COVID-19 crisis challenging Austria’s cooperative federalismvon Peter Bußjäger, 28.04.2020
In an analysis published on the Cambridge Core blog on April 12, 2020 (Link) author Thomas Czypionka wrote: “Despite its fragmented healthcare system, strong federalism and relatively poor public health capacity, Austria has so far fared surprisingly well in the current crisis. After the swift and decisive introduction of rather drastic measures, infections have shown considerable decline. As one of the first European countries to impose them, restrictions will be gradually lifted in the coming weeks.”
This statement gives the impression that Austria is managing the crisis comparatively well despite, rather than because of, its federal structure. But is Austrian federalism actually “strong” when it comes to crisis management in a pandemic situation?
According to the Austrian Federal Constitution (B-VG), competences on health matters are distributed between the Federation and the Länder (States). However, the Federation has – in the given context – the competence to pass and execute laws concerning public health, with the exception of the organisation of hospitals and municipal sanitation (Art 10 par 1 n. 12 B-VG). This includes the competence of managing the prevention of epidemics and pandemics.
Federal administration in public health has to be executed by the Land Governors and the subordinated district authorities of the Länder (so called indirect federal administration). According to Art. 103 par. 1 B-VG, Governors are bound to the instructions of the Federal Government and individual Federal Ministers (Art. 20). They are also obliged, in order to effect the implementation of such instructions, to employ the powers available to them in their capacity as a functionary of the province’s autonomous sphere of competence.
This system of indirect federal administration is characteristic of Austrian federalism and its cooperative element: on the one hand, the federal government is legally in a position to enforce its will vis-à-vis the state governors; but on the other hand, the action taken also depends on the capacities of the Länder and their commitment to confront the crisis.
Based on these provisions, the competent authorities execute the “Epidemiegesetz” (a federal law, with roots stretching back to 1913). As this law was ill-suited to deal with the current pandemic, various new regulations have been passed by the Austrian parliament within recent weeks. The most notable of these is the “Covid19-Maßnahmengesetz”, which came into force on 16 March 2020.
Based on the COVID-19-Maßnahmengesetz, the competent authorities on a federal and land level are entitled to issue decrees prohibiting entry to business premises (for customers and economic operators; § 1) as well as other specified locations (§ 2). Decrees can be issued by the Minister of Health (no. 1), the Governor of the Land (no. 2), and the district administrative authority (no. 3) in their respective jurisdiction (the entire country, the Land, the district territory or parts of the district territory).
On the basis of the COVID-19-Maßnahmengesetz, the enforcement bodies have issued various ordinances which executed the “lockdown” in Austria by prohibiting the “entering of public places”. Exceptions have been allowed for activities required to meet basic daily needs. The Minister of Health also issued an ordinance on provisional measures to prevent the proliferation of COVID-19, prohibiting access to the customer areas of retail and service company premises and of leisure and sports facilities.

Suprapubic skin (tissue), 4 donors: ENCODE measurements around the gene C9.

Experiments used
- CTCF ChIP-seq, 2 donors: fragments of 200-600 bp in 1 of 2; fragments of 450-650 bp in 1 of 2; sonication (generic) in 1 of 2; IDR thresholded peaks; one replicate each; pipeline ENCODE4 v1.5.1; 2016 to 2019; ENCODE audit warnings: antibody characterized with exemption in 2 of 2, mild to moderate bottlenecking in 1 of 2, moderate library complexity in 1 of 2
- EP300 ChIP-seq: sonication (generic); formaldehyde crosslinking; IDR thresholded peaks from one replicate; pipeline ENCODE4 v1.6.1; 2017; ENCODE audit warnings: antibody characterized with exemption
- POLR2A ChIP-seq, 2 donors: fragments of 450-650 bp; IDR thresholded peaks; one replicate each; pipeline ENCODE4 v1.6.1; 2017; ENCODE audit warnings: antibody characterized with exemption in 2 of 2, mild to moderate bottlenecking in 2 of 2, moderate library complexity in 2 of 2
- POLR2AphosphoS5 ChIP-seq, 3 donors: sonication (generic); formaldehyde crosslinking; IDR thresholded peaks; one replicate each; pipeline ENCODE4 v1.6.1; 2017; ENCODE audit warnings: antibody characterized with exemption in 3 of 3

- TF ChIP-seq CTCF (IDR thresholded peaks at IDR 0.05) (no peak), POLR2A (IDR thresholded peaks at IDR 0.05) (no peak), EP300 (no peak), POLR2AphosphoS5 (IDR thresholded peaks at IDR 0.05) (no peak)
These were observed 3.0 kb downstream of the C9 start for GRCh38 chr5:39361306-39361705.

The fact that all the legal instruments used to take action during the crisis have already been amended several times reflects the pressure under which the legislative and regulatory bodies have been working, as well as the need to continually adapt the legal framework to the dynamic developments.
All levels of government emphasise the good cooperation that has been maintained so far during the outbreak. Despite the far-reaching powers of the federal government, it remains the task of the Länder to provide sufficient capacity in hospitals or in relation to testing, for example. To date this has worked well, especially if you compare Austria with other countries dealing with the outbreak. Up to now, tensions between federal and land authorities have only become apparent in isolated cases. In Vienna, for example, the City opened its parks to the public, while those owned by the federal government remained closed.
Perhaps more prominently, critics have expressed in numerous domestic and foreign media outlets that the authorities of the province of Tyrol reacted too late and inadequately to the spread of the virus in the Tyrolean ski resort of Ischgl. The time has not yet come to assign fault for mistakes that might have been made in the response to the outbreak. Since the executing authorities are acting under the responsibility of the federal government, their actions also remain to be examined. To this point, the good cooperation between federal government and land authorities in tackling the crisis does not seem to have been adversely affected by these criticisms.
So far, it can be said that the Austrian type of cooperative federalism has passed its test in the face of the COVID-19 pandemic. This is despite the fact that it appears some mistakes have been made in addressing the outbreak which need to be worked through in due course.
Informationen zu Peter Bußjäger
Univ.-Prof. Dr. Peter Bußjäger ist Direktor des Institutes für Föderalismus und Professor am Institut für Öffentliches Recht, Staats- und Verwaltungslehre der Universität Innsbruck.